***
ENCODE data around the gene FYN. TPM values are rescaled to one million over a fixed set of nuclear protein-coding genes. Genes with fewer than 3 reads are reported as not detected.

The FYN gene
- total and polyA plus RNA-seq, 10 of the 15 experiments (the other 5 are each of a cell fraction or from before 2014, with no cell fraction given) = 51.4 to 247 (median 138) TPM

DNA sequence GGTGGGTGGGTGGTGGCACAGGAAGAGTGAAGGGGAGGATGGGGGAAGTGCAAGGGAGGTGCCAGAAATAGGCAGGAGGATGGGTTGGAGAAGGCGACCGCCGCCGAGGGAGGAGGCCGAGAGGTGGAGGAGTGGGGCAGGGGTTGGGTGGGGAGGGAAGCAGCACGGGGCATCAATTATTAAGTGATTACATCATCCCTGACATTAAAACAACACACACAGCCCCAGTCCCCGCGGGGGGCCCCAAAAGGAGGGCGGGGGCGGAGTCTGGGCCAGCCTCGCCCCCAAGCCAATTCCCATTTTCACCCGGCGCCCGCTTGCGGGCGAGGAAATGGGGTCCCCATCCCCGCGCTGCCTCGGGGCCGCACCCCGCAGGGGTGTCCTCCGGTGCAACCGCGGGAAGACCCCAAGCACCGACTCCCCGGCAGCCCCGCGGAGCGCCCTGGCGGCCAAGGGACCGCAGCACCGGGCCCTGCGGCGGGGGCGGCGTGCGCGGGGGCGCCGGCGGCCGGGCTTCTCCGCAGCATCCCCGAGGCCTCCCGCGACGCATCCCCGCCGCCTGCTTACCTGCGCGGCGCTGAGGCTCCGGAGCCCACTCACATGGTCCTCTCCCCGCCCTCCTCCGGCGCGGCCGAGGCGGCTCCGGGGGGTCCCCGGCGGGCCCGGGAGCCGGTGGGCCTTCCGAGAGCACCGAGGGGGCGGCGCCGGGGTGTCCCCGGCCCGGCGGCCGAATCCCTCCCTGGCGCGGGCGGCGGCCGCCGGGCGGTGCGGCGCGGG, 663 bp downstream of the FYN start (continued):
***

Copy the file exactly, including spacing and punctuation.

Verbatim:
ENCODE data around the gene FYN. TPM values are rescaled to one million over a fixed set of nuclear protein-coding genes. Genes with fewer than 3 reads are reported as not detected.

The FYN gene
- total and polyA plus RNA-seq, 10 of the 15 experiments (the other 5 are each of a cell fraction or from before 2014, with no cell fraction given) = 51.4 to 247 (median 138) TPM

DNA sequence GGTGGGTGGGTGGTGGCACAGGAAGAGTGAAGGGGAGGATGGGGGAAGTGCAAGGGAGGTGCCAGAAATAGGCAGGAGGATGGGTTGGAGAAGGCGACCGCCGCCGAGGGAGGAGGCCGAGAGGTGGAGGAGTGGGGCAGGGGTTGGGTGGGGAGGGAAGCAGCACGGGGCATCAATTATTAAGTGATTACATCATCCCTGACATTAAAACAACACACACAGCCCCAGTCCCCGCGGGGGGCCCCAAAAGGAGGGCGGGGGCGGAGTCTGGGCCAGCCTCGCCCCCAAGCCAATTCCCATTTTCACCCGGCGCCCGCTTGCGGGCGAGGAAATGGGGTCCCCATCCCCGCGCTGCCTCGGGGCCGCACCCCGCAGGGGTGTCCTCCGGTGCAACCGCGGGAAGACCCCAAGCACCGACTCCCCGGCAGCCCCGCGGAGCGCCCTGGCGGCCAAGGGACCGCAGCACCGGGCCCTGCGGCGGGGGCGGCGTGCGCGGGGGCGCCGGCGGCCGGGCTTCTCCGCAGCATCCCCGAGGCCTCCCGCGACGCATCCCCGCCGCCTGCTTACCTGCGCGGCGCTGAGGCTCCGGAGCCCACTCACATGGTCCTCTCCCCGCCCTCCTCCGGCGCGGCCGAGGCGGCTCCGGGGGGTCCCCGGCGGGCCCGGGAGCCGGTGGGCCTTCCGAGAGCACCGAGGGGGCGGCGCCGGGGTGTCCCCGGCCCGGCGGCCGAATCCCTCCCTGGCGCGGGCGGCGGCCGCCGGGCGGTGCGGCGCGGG, 663 bp downstream of the FYN start (continued):